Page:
Collaboration Rule #1: Bet on the Jockey, and Not on the Horse
Release Date: 07/24/2018
Tom Nassr is CEO and Cofounder of Checkmate Digital (New Haven, Connecticut), a design and development agency that works with startups and company subject matter experts to build marketable digital products these startups can use to solve specific problems and generate income. These projects range in size from a single piece of software to complex, integrated systems.
Before working with a company, Tom conducts candid, in-depth validation discussions to determine the likelihood of project success and whether he wants to work with a client:
- Is the problem real and not client-specific? (Do other people “feel the pain”?)
- What is the client's background/expertise? Does the client possess the resilience to deal with setbacks and the collaborative and executive decision-making skills to drive the project forward?
Tom knows that projects may morph over time as problems and their desired solutions become better defined . . . and that success more often depends on a CEO's ability to adapt to these changes, so, Tom says, “Bet on the jockey, not on the horse.”
Once Tom knows a project is feasible, his team meets with company representatives to explore issues in-depth, refine the objective, flowchart business processes, identify primary and peripheral stakeholders and impacts, and brainstorm strategy. The $5k charge for this “discovery process” recognizes the value of the project design “product,” engages only those clients serious enough to make that expenditure (no tire-kickers), and ensures that, even if the client goes elsewhere to have the work done, Tom's team gets paid for delivering what can be the most important part of any project . . . a blueprint which, if followed, will ensure the right things get done for the right reasons.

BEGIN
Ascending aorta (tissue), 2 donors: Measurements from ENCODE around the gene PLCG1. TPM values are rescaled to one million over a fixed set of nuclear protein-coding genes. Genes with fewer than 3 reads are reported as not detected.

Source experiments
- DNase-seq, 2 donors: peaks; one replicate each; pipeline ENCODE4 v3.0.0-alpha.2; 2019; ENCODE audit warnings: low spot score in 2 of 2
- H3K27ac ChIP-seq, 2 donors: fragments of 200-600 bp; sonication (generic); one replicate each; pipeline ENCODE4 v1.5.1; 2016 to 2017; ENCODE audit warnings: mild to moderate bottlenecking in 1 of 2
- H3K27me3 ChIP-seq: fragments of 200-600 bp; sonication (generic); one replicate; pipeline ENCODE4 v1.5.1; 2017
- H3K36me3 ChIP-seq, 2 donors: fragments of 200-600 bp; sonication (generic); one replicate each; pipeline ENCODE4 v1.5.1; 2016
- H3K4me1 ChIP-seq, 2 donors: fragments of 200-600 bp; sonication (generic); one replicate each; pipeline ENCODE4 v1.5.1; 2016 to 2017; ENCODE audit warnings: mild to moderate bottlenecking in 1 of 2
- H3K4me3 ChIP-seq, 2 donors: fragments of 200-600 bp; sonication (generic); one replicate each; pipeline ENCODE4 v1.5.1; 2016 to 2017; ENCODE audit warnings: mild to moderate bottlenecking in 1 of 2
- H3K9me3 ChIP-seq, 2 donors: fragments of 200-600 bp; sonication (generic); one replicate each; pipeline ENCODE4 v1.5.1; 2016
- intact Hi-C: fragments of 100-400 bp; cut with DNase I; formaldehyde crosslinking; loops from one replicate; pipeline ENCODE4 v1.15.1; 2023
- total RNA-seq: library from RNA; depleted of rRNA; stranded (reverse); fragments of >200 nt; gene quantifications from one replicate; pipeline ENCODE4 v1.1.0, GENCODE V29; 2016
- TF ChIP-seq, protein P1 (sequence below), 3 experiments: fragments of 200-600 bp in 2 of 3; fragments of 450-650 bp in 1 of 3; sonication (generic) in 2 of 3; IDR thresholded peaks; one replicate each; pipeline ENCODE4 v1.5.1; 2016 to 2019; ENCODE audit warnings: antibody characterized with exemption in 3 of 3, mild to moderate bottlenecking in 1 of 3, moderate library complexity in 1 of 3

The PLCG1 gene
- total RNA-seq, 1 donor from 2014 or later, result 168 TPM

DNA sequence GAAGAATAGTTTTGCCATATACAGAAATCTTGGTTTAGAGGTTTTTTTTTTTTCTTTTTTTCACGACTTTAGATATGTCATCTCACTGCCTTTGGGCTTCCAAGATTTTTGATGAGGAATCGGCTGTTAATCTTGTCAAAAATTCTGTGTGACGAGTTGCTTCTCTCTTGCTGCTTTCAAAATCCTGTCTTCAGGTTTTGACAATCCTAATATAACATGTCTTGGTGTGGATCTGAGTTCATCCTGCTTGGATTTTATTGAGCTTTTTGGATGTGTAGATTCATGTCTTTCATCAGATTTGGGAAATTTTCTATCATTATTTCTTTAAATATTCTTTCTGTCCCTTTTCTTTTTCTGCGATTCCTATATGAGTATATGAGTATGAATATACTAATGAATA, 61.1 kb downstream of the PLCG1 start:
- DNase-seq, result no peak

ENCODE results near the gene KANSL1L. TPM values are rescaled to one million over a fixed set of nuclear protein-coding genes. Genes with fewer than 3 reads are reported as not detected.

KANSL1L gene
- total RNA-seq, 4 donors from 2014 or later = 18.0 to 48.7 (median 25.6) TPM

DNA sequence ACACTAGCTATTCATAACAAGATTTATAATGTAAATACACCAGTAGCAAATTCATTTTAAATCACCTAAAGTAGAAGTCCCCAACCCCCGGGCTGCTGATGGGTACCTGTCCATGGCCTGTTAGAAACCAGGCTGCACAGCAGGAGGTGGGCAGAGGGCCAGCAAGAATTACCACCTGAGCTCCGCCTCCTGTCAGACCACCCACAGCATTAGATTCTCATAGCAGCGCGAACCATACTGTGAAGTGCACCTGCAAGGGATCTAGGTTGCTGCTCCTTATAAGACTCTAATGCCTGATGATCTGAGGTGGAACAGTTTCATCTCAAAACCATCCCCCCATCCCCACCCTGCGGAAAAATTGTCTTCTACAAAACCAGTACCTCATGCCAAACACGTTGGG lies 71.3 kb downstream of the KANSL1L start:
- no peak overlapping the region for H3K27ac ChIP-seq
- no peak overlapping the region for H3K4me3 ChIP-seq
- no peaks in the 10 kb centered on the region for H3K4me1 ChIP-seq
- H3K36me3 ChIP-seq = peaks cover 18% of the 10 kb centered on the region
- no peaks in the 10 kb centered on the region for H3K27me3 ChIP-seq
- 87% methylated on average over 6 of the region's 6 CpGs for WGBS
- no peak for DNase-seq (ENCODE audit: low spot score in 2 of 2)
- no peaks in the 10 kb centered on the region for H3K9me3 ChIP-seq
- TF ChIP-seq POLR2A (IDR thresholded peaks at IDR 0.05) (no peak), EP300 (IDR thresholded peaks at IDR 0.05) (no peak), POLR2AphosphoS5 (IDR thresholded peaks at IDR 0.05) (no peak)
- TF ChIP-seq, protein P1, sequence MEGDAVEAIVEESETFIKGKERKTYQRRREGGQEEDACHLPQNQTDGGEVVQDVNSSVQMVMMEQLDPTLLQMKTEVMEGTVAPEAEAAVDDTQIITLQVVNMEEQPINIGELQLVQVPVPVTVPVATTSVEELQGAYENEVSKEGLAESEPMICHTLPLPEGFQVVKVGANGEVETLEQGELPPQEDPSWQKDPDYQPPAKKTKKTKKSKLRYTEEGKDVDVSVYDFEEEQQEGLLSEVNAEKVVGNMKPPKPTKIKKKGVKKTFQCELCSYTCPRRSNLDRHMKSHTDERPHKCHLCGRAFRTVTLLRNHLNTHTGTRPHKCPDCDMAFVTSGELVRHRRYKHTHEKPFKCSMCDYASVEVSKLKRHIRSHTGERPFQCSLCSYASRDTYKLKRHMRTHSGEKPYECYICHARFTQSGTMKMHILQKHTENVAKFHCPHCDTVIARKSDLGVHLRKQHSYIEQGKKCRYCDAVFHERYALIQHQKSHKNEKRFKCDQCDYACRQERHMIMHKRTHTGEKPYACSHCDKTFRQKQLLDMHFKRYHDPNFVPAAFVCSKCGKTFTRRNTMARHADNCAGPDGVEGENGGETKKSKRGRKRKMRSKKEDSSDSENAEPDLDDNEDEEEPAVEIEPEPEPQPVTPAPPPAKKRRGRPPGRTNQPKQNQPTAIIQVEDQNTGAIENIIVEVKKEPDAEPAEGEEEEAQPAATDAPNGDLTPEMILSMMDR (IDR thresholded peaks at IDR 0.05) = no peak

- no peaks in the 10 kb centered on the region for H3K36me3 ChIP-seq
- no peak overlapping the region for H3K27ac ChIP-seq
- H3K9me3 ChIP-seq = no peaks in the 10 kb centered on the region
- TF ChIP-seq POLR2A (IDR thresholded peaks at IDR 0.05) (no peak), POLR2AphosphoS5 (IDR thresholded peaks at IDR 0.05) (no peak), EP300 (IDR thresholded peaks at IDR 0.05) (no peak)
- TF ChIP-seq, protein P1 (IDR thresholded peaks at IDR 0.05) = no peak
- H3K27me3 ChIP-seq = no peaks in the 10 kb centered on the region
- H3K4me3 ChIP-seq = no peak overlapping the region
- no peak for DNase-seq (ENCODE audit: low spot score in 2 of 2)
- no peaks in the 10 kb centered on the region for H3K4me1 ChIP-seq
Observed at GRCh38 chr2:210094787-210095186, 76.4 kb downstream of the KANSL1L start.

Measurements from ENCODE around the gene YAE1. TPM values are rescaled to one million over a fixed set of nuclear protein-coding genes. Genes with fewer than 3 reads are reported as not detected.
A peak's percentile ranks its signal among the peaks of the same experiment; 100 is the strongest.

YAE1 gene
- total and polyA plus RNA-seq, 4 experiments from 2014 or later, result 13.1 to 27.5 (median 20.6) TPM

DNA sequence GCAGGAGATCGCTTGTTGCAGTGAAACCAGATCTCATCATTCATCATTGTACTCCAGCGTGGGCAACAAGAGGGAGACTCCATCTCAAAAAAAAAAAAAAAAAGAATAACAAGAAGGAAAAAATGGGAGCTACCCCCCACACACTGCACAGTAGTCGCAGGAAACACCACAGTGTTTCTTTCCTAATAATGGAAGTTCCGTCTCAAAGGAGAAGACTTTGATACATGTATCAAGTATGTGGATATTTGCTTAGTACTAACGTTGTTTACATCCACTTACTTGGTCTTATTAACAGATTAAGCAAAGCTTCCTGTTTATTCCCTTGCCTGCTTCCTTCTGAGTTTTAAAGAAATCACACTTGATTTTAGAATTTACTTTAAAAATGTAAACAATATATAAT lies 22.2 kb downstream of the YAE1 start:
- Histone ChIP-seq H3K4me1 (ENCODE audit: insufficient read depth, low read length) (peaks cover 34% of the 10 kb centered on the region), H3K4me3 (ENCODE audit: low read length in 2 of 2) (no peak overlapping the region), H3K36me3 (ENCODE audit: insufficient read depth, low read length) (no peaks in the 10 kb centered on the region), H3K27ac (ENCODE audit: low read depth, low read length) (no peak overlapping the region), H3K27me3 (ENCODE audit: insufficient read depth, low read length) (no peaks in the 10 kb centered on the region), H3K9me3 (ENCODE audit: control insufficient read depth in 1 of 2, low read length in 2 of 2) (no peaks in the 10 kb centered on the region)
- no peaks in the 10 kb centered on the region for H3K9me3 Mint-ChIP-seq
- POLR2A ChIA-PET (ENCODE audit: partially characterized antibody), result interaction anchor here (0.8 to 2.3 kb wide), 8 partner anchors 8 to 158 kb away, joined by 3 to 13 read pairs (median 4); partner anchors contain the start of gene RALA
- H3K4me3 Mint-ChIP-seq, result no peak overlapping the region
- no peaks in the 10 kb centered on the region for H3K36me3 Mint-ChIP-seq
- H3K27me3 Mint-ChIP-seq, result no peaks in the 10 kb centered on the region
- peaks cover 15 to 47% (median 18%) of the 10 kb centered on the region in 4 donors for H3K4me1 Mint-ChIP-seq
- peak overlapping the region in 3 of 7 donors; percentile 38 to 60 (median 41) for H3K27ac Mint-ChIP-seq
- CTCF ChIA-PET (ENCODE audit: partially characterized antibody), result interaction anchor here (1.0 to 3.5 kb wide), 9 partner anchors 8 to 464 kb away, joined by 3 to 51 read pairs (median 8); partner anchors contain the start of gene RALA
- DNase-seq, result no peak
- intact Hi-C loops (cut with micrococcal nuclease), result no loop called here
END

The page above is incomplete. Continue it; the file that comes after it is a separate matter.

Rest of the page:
Tom is excited about the future of Blockchain technology and notes that Blockchain is not just about cryptocurrency—it has the potential to give users full control, access. and ownership over all of the their content and data . . . instead of “centralizing power in the corporation.” With blockchain technology “Smart Contracts,” the entire contract and its logistical system could be integrated with the application, so that work completed would automatically trigger payment, vastly improving privacy and security.